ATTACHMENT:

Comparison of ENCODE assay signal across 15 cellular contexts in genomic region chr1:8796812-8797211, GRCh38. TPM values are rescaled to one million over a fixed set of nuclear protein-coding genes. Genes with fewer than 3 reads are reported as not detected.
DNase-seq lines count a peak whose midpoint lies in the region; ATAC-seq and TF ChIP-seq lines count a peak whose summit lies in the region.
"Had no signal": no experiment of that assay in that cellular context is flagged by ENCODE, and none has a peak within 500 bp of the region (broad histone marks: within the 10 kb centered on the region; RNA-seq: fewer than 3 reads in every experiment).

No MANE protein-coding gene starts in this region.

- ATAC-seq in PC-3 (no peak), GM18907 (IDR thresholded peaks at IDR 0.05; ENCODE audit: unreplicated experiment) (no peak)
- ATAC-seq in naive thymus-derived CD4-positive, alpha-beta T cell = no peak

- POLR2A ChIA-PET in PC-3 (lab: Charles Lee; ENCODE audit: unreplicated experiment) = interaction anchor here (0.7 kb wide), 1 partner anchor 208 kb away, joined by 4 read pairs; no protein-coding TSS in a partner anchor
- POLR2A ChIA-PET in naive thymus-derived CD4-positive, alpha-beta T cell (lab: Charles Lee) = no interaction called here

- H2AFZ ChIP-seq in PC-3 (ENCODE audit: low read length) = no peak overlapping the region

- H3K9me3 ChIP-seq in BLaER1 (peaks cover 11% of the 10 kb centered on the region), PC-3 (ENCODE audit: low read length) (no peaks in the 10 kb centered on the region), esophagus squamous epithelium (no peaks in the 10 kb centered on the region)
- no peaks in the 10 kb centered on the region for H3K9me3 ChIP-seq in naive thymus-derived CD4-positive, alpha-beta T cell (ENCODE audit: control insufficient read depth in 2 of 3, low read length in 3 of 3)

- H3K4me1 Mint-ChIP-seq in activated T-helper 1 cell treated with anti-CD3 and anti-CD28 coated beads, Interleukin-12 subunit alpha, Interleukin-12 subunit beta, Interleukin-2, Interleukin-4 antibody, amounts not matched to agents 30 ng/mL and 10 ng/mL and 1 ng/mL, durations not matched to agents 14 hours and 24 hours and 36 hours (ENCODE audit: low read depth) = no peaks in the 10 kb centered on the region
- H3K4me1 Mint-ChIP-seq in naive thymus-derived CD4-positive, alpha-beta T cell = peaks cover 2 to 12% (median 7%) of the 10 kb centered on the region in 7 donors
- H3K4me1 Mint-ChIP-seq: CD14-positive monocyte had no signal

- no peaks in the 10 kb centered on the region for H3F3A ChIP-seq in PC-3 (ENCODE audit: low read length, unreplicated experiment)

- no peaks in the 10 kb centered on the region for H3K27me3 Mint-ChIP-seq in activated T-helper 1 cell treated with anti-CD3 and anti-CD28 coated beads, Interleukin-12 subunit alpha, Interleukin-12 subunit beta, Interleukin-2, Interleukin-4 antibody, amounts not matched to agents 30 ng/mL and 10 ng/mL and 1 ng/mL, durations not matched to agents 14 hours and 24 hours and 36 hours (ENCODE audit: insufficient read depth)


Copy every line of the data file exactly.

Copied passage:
Comparison of ENCODE assay signal across 15 cellular contexts in genomic region chr1:8796812-8797211, GRCh38. TPM values are rescaled to one million over a fixed set of nuclear protein-coding genes. Genes with fewer than 3 reads are reported as not detected.
DNase-seq lines count a peak whose midpoint lies in the region; ATAC-seq and TF ChIP-seq lines count a peak whose summit lies in the region.
"Had no signal": no experiment of that assay in that cellular context is flagged by ENCODE, and none has a peak within 500 bp of the region (broad histone marks: within the 10 kb centered on the region; RNA-seq: fewer than 3 reads in every experiment).

No MANE protein-coding gene starts in this region.

- ATAC-seq in PC-3 (no peak), GM18907 (IDR thresholded peaks at IDR 0.05; ENCODE audit: unreplicated experiment) (no peak)
- ATAC-seq in naive thymus-derived CD4-positive, alpha-beta T cell = no peak

- POLR2A ChIA-PET in PC-3 (lab: Charles Lee; ENCODE audit: unreplicated experiment) = interaction anchor here (0.7 kb wide), 1 partner anchor 208 kb away, joined by 4 read pairs; no protein-coding TSS in a partner anchor
- POLR2A ChIA-PET in naive thymus-derived CD4-positive, alpha-beta T cell (lab: Charles Lee) = no interaction called here

- H2AFZ ChIP-seq in PC-3 (ENCODE audit: low read length) = no peak overlapping the region

- H3K9me3 ChIP-seq in BLaER1 (peaks cover 11% of the 10 kb centered on the region), PC-3 (ENCODE audit: low read length) (no peaks in the 10 kb centered on the region), esophagus squamous epithelium (no peaks in the 10 kb centered on the region)
- no peaks in the 10 kb centered on the region for H3K9me3 ChIP-seq in naive thymus-derived CD4-positive, alpha-beta T cell (ENCODE audit: control insufficient read depth in 2 of 3, low read length in 3 of 3)

- H3K4me1 Mint-ChIP-seq in activated T-helper 1 cell treated with anti-CD3 and anti-CD28 coated beads, Interleukin-12 subunit alpha, Interleukin-12 subunit beta, Interleukin-2, Interleukin-4 antibody, amounts not matched to agents 30 ng/mL and 10 ng/mL and 1 ng/mL, durations not matched to agents 14 hours and 24 hours and 36 hours (ENCODE audit: low read depth) = no peaks in the 10 kb centered on the region
- H3K4me1 Mint-ChIP-seq in naive thymus-derived CD4-positive, alpha-beta T cell = peaks cover 2 to 12% (median 7%) of the 10 kb centered on the region in 7 donors
- H3K4me1 Mint-ChIP-seq: CD14-positive monocyte had no signal

- no peaks in the 10 kb centered on the region for H3F3A ChIP-seq in PC-3 (ENCODE audit: low read length, unreplicated experiment)

- no peaks in the 10 kb centered on the region for H3K27me3 Mint-ChIP-seq in activated T-helper 1 cell treated with anti-CD3 and anti-CD28 coated beads, Interleukin-12 subunit alpha, Interleukin-12 subunit beta, Interleukin-2, Interleukin-4 antibody, amounts not matched to agents 30 ng/mL and 10 ng/mL and 1 ng/mL, durations not matched to agents 14 hours and 24 hours and 36 hours (ENCODE audit: insufficient read depth)